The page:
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Acne Health Center

Medical Reference Related to Acne Care

  1. Acne Rosacea

    Acne Rosacea is a skin disorder limited to the nose,cheeks,chin,and forehead,typically beginning during adulthood. The facial skin becomes oily,reddened and bumpy. Small red blood vessels are visible. In extreme cases,the nose may appear very red and bulbous. ...

  2. Skin Care for Those With Acne

    WebMD explains skin care for those with acne.

  3. Understanding Acne Treatment

    How is acne treated? WebMD offers a comprehensive guide to prescription and nonprescription treatments for this skin condition, along with tips for preventing acne outbreaks.

  4. Understanding Acne Symptoms

    Learn about the symptoms of acne -- and signs that you should call a doctor -- from the experts at WebMD.

  5. Types of Acne - Topic Overview

    The different types of acne include: 1,2 Newborn acne. About 20% of newborns develop mild acne. This may be because certain hormones are passed to them through the placenta by their mothers just before delivery. Or newborns may get acne because the stress of birth may cause the baby's body to release hormones. Newborns with acne usually only have whiteheads. And these go away without ...

  6. Acne - Surgery

    Read about surgery to remove deep acne scars.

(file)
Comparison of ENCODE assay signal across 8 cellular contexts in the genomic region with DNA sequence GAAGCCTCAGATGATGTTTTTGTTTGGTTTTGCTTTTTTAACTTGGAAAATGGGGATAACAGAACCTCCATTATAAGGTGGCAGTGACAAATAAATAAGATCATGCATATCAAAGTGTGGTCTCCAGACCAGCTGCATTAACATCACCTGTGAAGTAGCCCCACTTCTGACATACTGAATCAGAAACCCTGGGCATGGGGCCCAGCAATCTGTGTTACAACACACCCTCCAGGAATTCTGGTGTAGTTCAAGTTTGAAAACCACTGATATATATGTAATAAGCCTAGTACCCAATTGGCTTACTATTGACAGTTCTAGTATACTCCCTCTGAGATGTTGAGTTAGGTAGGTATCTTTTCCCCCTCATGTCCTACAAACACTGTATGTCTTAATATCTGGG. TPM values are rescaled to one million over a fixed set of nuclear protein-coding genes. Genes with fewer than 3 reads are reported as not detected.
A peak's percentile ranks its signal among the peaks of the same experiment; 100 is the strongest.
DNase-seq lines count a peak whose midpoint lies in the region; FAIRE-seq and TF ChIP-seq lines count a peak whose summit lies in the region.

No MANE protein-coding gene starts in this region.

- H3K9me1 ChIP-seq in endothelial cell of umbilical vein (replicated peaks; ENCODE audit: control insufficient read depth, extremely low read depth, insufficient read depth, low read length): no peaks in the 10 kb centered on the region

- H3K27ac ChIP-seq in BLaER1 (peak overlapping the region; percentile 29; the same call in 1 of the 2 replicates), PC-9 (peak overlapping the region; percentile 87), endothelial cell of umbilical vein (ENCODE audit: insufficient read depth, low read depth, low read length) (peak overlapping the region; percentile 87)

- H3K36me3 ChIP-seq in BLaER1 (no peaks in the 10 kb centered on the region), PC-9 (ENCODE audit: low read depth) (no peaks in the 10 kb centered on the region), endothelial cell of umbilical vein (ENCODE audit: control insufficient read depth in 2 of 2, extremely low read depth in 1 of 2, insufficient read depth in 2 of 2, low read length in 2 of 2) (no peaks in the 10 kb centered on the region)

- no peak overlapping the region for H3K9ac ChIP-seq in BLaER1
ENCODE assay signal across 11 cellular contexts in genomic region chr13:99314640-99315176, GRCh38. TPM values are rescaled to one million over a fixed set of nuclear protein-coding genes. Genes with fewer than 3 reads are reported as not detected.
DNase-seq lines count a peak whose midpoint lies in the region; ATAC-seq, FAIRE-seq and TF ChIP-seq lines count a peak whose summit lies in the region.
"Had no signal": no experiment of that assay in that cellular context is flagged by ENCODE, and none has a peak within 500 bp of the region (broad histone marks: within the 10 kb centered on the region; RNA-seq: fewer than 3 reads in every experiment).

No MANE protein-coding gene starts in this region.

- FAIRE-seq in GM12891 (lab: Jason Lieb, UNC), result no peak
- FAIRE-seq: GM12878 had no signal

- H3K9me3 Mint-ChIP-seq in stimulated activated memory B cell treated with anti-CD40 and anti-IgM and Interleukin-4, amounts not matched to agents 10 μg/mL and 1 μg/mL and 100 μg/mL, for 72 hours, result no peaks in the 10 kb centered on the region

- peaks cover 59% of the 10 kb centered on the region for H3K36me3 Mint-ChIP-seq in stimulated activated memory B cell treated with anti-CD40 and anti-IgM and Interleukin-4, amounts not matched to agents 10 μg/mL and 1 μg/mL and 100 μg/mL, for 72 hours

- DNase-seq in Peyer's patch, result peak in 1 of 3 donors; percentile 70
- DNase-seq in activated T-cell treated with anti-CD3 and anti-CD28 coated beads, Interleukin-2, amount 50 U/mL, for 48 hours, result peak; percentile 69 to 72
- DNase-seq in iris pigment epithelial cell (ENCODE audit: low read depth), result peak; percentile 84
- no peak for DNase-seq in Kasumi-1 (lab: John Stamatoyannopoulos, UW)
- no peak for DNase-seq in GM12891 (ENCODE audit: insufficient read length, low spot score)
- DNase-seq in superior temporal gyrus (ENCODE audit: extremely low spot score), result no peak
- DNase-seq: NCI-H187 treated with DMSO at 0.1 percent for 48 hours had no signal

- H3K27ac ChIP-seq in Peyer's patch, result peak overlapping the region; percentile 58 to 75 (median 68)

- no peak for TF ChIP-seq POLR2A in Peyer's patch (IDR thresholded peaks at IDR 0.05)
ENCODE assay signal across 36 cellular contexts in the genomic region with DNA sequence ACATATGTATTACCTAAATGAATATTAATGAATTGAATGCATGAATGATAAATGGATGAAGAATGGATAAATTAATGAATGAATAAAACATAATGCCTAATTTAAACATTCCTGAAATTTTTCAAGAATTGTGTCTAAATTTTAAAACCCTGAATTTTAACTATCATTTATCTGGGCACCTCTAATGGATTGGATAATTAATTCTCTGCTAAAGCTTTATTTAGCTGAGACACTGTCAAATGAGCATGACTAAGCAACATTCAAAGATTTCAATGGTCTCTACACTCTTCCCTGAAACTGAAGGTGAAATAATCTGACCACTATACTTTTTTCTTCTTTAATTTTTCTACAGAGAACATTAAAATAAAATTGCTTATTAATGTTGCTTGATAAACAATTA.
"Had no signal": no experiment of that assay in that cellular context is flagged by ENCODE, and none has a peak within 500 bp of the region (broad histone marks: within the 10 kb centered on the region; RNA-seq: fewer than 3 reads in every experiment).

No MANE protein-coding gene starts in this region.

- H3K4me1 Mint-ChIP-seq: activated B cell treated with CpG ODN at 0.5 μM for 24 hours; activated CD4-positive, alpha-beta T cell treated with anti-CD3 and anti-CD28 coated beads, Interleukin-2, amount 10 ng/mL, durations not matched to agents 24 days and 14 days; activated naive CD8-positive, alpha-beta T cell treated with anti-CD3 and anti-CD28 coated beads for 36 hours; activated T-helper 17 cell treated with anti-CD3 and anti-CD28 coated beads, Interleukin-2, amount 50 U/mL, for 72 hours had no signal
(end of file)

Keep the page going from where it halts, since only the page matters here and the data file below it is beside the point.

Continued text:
7. Acne - Symptoms

    Acne develops most often on the face, neck, chest, shoulders, or back and can range from mild to severe. It can last for a few months, many years, or come and go your entire life.

  8. Acne: Treatment With Antibiotics - Topic Overview

    Doctors often prescribe antibiotics to treat severe acne or acne that is likely to leave scars. Antibiotics improve the look of your skin by killing bacteria that cause acne. This means you'll have fewer pimples and redness. Less acne means less acne scarring. You can put antibiotics directly on your skin (topically) or take them by mouth (orally). Topical antibiotics kill bacteria on your ...

  9. Acne: Treatment With Alpha Hydroxy Acids - Topic Overview

    Alpha hydroxy acids such as lactic acid,mandelic acid,and glycolic acid (for example,Alpha Hydrox) are often used in products to treat acne. These products work by drying up whiteheads,blackheads,and pimples and causing the top layer of your skin to peel. Skin care products that have AHAs are generally safe to use,but they may cause tingling and a mild redness of the skin. Use them less ...

  10. Acne - Exams and Tests

    When you see a doctor about acne, you'll have a physical exam, and your doctor will ask about your medical history. Women may be asked questions about their menstrual cycles. This information can help your doctor find out if hormones are playing a role in

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